Accounting Treatment of Spoilage Costs
1) Normal Spoilage Costs: These costs are assigned to the good output utilizing two approaches as:
(i) Omission Approach: Under this approach, the generally spoilt units are not involved in the calculation of equivalent units.This means that the cost of the generally spoilt units will automatically be distributed to the good output. Via excluding the common spoilage in the computation to the good output, a lower figure will be derived. The weaknesses of this method are as:
(a) The cost of common spoilage is spread equally/evenly into the finished goods and the ending W.I.P regardless of whether the ending W.I.P. has passed the inspection stage or not.
(b) It does not permit the manager to see the costs of spoilage since these costs are not computed.
(ii) Re-Assignment and Recognition Approach
In this approach, the common spoilage is involved in the equivalent unit's computation; additionally, the commonly spoilt units will be assigned costs just like any other unit. The spoilage costs will then be reallocated to these good units such have passed the inspection point. The steps to follow beneath this method are as:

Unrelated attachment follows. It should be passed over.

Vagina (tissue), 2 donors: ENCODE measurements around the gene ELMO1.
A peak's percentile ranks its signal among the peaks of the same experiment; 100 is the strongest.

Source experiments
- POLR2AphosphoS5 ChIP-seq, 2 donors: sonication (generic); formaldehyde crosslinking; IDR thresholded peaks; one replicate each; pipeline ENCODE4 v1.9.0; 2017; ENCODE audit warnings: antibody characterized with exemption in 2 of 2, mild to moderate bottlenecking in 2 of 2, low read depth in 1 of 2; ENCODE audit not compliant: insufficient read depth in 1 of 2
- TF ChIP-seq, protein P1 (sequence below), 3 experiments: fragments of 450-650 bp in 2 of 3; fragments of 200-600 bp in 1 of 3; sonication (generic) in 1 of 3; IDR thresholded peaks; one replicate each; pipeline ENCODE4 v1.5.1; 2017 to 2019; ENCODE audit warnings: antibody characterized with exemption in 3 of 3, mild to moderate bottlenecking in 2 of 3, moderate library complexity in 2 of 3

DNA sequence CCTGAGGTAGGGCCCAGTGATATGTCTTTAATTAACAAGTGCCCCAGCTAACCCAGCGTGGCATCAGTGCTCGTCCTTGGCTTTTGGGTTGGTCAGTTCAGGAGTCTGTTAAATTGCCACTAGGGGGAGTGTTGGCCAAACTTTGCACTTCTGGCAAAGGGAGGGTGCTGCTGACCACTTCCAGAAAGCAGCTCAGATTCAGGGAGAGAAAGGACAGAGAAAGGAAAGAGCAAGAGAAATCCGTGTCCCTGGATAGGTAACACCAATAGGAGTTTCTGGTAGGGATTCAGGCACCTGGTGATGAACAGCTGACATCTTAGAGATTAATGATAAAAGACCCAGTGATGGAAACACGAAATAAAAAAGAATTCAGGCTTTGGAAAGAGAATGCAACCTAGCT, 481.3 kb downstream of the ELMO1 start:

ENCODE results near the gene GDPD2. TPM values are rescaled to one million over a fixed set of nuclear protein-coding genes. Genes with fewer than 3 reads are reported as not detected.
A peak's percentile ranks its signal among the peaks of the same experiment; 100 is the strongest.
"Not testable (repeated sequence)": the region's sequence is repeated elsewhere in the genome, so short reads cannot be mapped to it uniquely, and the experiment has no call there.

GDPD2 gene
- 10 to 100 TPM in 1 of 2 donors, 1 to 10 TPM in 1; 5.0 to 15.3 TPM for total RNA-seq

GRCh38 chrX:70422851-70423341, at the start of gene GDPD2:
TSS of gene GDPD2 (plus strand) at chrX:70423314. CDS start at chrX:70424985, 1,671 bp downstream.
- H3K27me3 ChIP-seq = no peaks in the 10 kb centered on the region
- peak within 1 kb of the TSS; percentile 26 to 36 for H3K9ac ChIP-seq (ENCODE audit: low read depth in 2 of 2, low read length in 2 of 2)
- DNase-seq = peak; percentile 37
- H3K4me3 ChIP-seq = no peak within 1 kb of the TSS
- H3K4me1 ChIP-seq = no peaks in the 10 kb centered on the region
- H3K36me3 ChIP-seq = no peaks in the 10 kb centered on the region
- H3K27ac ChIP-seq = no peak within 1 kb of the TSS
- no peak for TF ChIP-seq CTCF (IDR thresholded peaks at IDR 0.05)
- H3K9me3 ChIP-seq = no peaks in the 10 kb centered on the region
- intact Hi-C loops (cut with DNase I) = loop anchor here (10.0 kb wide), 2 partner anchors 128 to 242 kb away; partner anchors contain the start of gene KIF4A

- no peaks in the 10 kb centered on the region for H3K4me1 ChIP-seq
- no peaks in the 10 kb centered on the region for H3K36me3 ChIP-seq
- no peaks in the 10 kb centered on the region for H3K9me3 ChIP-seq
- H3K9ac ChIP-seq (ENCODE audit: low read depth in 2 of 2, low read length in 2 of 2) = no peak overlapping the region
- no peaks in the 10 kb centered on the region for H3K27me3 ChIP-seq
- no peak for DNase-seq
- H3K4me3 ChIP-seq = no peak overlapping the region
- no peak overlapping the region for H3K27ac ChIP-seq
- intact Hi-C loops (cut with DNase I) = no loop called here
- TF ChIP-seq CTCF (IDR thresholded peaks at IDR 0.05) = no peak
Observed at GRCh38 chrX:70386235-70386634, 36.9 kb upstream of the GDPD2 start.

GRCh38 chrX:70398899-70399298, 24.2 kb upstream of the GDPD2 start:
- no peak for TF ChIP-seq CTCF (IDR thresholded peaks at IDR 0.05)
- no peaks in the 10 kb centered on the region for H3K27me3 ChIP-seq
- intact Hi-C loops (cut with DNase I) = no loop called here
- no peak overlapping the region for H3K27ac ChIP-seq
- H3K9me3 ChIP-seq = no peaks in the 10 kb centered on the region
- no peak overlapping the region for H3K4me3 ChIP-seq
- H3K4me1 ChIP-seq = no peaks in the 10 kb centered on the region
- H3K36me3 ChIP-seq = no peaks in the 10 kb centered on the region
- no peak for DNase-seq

(a) Compute equivalent units involving common spoilage.
(b) Assign costs to all units involving common spoilage.
(c) Reassign common spoilage costs to good output.
2) Abnormal Spoilage Costs - These costs do not add any production profit to the company and are treated as accounting losses. The costs are written off directly as losses for the period whether they happen.